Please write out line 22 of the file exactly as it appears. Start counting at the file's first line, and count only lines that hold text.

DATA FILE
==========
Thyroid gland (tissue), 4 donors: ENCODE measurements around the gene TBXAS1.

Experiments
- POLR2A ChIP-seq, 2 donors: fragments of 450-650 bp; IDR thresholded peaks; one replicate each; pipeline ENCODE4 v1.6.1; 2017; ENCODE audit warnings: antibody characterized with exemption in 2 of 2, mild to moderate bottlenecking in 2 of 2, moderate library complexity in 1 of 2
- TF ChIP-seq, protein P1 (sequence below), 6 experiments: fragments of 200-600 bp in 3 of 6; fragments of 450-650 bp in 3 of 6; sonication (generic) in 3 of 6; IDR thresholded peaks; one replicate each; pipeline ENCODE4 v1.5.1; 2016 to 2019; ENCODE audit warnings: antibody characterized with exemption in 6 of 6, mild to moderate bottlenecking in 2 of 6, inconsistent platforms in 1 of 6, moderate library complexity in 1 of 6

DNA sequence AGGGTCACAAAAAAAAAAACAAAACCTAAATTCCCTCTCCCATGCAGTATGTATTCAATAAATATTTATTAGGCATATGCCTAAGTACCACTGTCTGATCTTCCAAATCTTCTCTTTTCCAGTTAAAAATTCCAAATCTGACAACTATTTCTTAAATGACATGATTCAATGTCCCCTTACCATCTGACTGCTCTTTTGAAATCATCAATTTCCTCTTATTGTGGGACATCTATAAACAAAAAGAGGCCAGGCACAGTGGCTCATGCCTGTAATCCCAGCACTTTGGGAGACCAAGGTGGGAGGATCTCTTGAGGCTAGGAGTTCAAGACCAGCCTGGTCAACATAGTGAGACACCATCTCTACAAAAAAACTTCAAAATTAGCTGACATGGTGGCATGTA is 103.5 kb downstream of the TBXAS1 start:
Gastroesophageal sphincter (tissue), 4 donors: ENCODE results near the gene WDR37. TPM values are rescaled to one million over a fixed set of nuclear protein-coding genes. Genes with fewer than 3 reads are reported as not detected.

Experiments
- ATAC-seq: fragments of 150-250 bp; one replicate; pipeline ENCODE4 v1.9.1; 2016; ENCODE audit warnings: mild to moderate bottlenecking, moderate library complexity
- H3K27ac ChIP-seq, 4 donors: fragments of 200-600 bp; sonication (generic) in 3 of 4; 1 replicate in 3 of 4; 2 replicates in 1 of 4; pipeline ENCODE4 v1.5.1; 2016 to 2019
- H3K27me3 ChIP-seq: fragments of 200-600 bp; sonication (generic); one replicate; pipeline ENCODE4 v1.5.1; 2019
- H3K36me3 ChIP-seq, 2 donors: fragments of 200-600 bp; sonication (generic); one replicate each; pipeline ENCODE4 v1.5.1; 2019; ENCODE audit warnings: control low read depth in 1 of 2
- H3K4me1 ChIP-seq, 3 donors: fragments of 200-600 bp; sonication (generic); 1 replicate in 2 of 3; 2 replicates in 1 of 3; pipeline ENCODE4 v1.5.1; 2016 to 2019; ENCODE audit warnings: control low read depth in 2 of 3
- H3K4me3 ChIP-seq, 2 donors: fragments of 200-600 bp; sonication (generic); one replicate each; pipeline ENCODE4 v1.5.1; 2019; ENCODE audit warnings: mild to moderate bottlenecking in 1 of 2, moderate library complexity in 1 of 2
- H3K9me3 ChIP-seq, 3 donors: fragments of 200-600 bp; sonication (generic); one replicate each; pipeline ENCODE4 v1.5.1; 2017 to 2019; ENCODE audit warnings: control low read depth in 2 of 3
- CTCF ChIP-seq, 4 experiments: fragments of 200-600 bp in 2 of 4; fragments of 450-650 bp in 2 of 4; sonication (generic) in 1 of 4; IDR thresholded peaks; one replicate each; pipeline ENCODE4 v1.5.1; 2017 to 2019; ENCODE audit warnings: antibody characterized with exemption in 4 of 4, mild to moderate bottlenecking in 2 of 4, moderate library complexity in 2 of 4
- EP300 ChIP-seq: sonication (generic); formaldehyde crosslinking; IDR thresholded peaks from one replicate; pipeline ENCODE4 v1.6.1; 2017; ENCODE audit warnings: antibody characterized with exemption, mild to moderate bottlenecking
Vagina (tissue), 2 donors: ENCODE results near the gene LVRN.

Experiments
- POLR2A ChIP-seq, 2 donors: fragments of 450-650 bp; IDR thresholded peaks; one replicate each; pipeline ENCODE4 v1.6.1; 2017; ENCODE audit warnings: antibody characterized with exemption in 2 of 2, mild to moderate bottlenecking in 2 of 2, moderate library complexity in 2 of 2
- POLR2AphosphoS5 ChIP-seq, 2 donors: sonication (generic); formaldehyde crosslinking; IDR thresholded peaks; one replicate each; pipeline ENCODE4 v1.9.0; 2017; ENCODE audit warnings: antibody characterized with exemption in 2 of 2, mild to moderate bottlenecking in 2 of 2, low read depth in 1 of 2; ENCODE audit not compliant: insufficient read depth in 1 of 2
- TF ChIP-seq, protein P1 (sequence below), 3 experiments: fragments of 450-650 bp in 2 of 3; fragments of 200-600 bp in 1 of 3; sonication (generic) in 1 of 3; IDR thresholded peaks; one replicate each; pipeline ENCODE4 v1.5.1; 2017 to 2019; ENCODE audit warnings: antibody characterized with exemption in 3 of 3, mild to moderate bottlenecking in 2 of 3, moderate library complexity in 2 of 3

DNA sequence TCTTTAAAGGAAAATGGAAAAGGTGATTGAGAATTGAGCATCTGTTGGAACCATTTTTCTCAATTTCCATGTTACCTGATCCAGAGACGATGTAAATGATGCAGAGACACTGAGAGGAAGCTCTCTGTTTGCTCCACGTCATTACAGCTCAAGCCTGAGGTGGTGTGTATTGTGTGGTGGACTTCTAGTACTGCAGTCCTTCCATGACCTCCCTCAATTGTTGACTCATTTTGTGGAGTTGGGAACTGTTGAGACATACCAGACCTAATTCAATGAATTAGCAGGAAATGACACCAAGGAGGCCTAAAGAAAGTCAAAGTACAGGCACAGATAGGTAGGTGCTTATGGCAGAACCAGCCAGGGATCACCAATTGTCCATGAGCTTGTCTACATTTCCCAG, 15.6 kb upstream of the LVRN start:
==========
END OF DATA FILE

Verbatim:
DNA sequence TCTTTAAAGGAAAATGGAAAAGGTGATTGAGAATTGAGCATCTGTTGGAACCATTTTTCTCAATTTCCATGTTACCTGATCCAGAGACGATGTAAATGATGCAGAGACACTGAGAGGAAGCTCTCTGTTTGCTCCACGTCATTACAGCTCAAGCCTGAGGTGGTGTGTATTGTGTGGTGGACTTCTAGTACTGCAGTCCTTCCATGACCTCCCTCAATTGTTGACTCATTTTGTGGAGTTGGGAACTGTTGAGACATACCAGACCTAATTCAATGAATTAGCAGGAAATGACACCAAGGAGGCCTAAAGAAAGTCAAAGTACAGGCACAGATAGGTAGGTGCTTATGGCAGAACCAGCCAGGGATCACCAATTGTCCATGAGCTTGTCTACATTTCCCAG, 15.6 kb upstream of the LVRN start: